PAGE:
14 November 2014

7 Things PKs Need From Their Pastor Parent

This blog is based on a great article written by Barnabas Piper. While he assumes that the dad in a clergy family is the pastor, not all clergy families are made this way. After a bit of a read, I've added my thoughts to his '7 Things PKs Need From Their Dad' article to make an Australian Top 7. For the original article, click here.


  1. A Parent, Not A Pastor: Bringing your work home is common for any people-based career. It's hard to leave them (and their problems) behind. By the time pastors come home, they have been problem-solving, listening, and doing enough admin to sink a battleship. All you want to do is get home and tune out for a while. And sometimes that's absolutely fine! But home also has your eager kids (and spouse!) waiting to share their lives with you; to play ball, show you their paintings, ask for your help with homework, or play a game. A simple argument but well put by Barnabas: 'Leave work and be present for your kids. Your children will spit on your pastoring if they miss out on your fathering (parenting).'
  2. Conversations, Not Sermons: By now, most people know that pastors have a 'preaching voice'. The voice that gets adopted when proving a point, arguing a case or explaining a biblical passage. Fantastic when preaching. At home however, no voice gets tuned out faster! PKs don't need to hear the voice from the pulpit. They need to hear their parent's voice; whether happy, sad, or angry, but especially when teaching them about the bible. Learning about the bible together, in a way that interests them helps them learn how to 'interact with this important book' in a lasting way. 
  3. Interest In Their Hobbies: The all-consuming work of ministry means there is little time for pastors to have their own hobbies, let alone be interested in someone elses. It's a difficult balance, but one that makes a huge difference to PKs. They need to know that even if you're exhausted, you still have time to kick a ball around, play tea parties with dolls or beat them at Mario Cart. If it matters to them, it matters to you - and that's something they'll take with them no matter how old they get. 
  4. Get To Know Them: For people who work with people, getting to understand how someone ticks is part of the job! But if PKs notice that their pastor parent's energy goes into everyone else, they're unlikely to share who they are as they get older. Leaving energy to talk to them, learn from them, and understanding who they truly are will make a significant difference in your relationship with them. Sometimes they might want advice, sometimes they might want to hang out or just to have a listening ear. If you learn the difference, as Barnabas says, they will 'have a path to walk with you.'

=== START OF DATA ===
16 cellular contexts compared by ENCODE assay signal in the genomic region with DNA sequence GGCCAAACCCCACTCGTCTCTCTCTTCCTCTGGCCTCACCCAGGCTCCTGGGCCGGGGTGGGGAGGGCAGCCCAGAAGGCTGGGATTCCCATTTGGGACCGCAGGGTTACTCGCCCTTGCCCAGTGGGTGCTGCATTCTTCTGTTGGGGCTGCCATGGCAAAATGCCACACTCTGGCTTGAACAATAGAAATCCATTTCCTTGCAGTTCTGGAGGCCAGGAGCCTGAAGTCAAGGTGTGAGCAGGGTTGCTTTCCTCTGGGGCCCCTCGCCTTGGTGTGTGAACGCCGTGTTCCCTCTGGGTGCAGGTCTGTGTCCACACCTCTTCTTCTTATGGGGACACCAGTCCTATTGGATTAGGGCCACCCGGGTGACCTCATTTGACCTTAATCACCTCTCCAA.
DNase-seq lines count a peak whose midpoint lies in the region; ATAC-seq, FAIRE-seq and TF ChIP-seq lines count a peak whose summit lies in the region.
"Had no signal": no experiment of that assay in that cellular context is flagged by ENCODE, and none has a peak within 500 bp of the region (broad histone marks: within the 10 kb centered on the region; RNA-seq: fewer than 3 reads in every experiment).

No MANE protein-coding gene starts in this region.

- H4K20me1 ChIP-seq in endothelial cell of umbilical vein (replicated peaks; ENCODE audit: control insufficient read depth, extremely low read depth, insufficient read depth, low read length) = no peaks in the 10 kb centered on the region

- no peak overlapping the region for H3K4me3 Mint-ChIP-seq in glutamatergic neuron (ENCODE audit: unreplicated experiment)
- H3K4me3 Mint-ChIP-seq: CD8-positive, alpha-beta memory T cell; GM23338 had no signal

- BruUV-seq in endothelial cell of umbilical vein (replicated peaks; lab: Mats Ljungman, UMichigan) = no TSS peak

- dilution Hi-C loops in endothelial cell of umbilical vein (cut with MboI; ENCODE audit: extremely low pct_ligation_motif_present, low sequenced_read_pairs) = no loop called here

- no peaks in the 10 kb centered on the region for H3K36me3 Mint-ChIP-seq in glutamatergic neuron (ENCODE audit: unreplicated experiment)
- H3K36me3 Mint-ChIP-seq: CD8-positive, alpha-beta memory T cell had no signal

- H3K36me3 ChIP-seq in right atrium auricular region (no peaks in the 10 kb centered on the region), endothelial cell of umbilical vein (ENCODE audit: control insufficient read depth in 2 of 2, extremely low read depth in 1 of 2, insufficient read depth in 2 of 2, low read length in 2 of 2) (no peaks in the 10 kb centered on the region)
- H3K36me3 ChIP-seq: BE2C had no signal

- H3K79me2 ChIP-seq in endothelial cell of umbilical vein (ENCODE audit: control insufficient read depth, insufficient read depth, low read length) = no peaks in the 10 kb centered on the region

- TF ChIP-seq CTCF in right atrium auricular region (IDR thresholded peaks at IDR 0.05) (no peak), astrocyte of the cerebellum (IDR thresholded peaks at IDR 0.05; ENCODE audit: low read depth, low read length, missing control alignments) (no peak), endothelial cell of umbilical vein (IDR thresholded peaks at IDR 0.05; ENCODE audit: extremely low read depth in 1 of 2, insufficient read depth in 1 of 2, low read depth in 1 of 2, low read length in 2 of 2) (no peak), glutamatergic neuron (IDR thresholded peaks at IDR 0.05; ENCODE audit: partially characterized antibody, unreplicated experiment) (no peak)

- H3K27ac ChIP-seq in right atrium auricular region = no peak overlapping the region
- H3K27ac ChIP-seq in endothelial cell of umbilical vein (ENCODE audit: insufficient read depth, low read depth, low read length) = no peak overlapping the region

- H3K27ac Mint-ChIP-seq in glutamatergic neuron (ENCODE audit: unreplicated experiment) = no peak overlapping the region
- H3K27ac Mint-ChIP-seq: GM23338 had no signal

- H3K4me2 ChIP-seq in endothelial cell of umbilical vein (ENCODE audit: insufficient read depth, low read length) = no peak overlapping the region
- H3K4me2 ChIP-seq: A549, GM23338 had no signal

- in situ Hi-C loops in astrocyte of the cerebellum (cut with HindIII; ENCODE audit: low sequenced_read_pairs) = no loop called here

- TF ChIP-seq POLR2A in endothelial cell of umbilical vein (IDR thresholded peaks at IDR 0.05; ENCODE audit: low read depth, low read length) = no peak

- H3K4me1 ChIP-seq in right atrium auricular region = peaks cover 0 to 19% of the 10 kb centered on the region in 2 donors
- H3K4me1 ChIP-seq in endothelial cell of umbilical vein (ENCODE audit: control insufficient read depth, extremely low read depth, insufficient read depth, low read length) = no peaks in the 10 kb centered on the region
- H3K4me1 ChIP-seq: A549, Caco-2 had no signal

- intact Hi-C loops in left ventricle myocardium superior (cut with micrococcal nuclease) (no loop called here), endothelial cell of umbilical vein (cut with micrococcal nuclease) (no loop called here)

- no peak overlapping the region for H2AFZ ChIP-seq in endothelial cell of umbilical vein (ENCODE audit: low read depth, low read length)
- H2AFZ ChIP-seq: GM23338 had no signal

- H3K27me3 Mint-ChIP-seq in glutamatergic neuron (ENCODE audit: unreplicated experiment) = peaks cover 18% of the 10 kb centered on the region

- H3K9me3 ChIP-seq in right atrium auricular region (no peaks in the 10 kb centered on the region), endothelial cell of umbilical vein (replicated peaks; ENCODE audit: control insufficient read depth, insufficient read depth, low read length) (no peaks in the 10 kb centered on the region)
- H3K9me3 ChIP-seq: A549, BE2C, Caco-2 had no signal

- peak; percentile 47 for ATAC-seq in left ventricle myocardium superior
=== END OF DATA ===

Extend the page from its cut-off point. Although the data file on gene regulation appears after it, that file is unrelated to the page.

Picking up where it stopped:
5. Consistency: PKs are very good studies. They can get a whiff of hypocrisy at 50 paces. A Sunday sermon on grace and forgiveness can be well-meaning and truthful but if all a PK sees is a grumpy, miserable, or cynical pastor parent at home then 'grace looks awfully cheap and unappealing to your son in the second row.' Everyone is entitled to bad days, and it is human nature to lose your temper, speak rashly or be impatient. But apologising is also hugely beneficial and goes a long way towards showing PKs both sides of grace - giving and receiving.

  6. It's Ok To Not Be Perfect: This is a tough one for clergy families, and PKs especially. They are expected to set a good example and be role models in their pastor parent's church, often to the point of perfection. A very difficult achievement for any kid, especially teenagers (aren't they paid to find ways to irritate their parents?!). They need to know it's ok to not get it right all the time - and that they can ask for forgiveness and help when they need it. 



  7. One Moral Standard: Every church is different. Every family is different. But Jesus stays the same. PKs need one moral standard to live by, not what each church determines as moral. As a pastor parent and clergy family, you have the huge advantage of being able to show a moral standard and maintain it wherever your family moves or whoever you meet. Helping PKs to know what it is, how to live by it, and that it's ok to not get it right all the time, will go a long way in helping them be the people God made them to be. "You have heard that it was said PKs should be holier than their peers, and their parents should raise them better, but Jesus says to us all, "Be holy for I am holy." So it should be."
The original article is well worth a read - this is my take on it :) What are your ideas?